CRP 6330 Methods of Regional Science and Planning IIIs the world flat and "distance is dead"? Despite recent claims, geographic proximity in social interactions has never been more important. How do we introduce space into our models for planning analysis? Why are things as they are? How do we evaluate plans/policies when spatial interactions matter? The course addresses these questions drawing on recent advances in spatial modeling. The methods to be discussed include the framework of inter-regional input-output (IRIO), structural path analysis (SPA), computable general equilibrium (CGE), and agent-based modeling (ABM). We will begin with the top-down IMPLAN analyses, which are appropriate for static, short-term planning challenges, but less so for regions and cities that change continuously. Regions and cities are adaptive, self-organizing systems of individuals whose interdependent actions create urban forms and produce spatial patterns. To explore how macro-patterns emerge from micro-behavior, we will discuss the bottom-up framework of agent-based modeling. The models to be discussed are analytically intractable: results can only be derived using numerical simulations. The analysis therefore requires computer packages, including IMPLAN, Excel, GAMS, and NetLogo. 4
ECON 3140 Econometrics 4
ILRST 5110 Statistical Methods for the Social Sciences II 3
NTRES 6200 Spatial Modeling and Analysis 4

Third semester:

Third-semester classes and credits.
Class Credits
AEM 4120 Computational Methods for Management and Economics 3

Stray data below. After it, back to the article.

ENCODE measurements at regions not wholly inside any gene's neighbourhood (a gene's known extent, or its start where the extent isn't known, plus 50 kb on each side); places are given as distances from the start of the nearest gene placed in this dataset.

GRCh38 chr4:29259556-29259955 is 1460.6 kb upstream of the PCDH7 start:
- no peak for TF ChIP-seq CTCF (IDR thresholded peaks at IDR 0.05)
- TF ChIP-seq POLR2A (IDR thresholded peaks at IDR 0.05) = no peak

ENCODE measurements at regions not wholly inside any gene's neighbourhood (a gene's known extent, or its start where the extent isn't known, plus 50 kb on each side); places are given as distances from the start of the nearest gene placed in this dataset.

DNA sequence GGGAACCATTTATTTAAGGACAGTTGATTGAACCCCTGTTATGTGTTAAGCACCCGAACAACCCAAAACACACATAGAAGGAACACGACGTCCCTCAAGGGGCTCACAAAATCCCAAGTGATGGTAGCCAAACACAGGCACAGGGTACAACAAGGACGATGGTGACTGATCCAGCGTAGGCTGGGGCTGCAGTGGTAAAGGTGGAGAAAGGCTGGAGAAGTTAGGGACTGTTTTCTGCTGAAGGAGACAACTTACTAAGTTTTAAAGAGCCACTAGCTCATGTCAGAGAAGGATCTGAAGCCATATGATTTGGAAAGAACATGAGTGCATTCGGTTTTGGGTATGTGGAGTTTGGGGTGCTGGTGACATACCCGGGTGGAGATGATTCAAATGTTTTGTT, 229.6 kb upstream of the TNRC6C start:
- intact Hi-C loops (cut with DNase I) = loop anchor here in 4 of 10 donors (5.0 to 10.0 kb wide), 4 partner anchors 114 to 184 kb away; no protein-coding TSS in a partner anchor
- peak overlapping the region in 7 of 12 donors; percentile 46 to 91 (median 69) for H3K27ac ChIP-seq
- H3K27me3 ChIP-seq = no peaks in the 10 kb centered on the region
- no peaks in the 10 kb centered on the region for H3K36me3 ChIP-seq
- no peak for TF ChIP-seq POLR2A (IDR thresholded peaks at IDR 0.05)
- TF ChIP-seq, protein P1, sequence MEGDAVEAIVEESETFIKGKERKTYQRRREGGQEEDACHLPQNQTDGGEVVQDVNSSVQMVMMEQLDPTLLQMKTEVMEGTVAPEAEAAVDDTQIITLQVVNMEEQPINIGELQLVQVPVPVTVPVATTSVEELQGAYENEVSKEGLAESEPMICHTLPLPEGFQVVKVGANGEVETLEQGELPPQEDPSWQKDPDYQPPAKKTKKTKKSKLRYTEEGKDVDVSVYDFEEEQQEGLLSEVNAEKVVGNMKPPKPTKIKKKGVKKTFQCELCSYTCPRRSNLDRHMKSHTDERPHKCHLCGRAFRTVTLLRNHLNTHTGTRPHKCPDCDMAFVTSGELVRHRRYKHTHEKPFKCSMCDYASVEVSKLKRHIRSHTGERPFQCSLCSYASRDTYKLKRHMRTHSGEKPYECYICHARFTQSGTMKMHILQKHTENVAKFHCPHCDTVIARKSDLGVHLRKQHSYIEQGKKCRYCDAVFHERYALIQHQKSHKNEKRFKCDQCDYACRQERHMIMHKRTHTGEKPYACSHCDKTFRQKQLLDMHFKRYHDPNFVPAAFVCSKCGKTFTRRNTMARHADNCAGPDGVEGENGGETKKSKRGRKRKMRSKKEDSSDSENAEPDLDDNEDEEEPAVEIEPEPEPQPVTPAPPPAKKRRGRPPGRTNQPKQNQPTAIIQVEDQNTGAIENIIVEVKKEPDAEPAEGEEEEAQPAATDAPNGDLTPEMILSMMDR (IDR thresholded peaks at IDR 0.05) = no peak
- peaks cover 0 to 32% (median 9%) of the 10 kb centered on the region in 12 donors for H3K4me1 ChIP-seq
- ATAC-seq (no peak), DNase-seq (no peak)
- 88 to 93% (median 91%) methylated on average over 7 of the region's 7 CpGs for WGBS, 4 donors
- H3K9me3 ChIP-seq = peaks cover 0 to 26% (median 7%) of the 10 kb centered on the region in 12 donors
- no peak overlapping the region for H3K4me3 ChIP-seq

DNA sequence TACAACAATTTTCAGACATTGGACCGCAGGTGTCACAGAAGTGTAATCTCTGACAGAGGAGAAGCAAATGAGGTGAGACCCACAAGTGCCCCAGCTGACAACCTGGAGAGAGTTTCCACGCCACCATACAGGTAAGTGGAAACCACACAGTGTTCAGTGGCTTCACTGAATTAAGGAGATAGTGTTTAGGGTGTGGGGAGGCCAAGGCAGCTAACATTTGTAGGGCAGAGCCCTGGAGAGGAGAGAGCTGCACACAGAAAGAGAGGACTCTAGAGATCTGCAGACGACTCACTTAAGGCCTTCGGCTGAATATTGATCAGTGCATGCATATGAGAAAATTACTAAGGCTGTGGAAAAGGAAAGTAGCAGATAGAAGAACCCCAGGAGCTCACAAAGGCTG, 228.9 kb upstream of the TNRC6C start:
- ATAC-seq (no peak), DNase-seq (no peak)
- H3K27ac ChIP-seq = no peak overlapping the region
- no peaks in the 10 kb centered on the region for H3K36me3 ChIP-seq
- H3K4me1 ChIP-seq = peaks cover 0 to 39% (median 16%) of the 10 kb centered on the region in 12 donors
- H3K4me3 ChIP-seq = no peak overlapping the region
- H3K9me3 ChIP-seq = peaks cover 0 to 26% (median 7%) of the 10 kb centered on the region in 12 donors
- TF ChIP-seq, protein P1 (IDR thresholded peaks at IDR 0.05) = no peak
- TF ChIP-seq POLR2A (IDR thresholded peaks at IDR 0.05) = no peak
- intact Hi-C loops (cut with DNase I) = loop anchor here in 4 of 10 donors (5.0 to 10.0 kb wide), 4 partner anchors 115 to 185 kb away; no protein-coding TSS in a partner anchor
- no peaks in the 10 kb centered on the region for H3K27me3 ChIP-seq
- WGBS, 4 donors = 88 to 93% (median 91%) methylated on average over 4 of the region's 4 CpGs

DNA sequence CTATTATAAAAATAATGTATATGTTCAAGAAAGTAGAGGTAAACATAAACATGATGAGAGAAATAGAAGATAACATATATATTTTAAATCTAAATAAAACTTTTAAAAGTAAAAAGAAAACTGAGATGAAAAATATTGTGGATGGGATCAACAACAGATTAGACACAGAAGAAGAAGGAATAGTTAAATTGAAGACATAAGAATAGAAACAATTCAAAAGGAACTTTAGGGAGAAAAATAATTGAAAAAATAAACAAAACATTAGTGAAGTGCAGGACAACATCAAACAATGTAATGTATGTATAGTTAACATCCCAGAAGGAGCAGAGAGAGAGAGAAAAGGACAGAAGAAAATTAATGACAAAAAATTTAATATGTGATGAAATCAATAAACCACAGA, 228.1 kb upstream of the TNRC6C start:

CRP 8000 Advanced Seminar in Urban and Regional Theory IIntroduction to key conceptual and empirical literature in urban theory. Focuses on the relationship between political and economic processes and their joint influence on urban spatial form. 3
CRP 8300 Seminar in Regional Science, Planning, and Policy AnalysisCRP 8300 is a weekly seminar at which faculty, students, and visitors present their research on topics of current interest. Presentations usually involve formal or quantitative analyses of developments in regional economies and policy or planning implications. 1–4
CRP 8910 Master's Thesis in Regional Science 1–12
Other electives 3

Fourth semester:

Fourth-semester classes and credits.
Class Credits
AEM 6510 Environmental and Resources Economics 4
CRP 8010 Advanced Seminar in Urban and Regional Theory IIThis course surveys traditional and more recent explanations of the location, aggregation, and fragmentation of economic activities in space under different assumptions about the mobility of factors, transportation (or more generally, transaction) costs, economies of scale, and the competitiveness of markets. The relationship between theories of trade and location will be considered, as will the effects on spatial economies of policy interventions. 3
CRP 8910 Master's Thesis in Regional Science 1–12
NTRES 6700 Spatial Statistics 3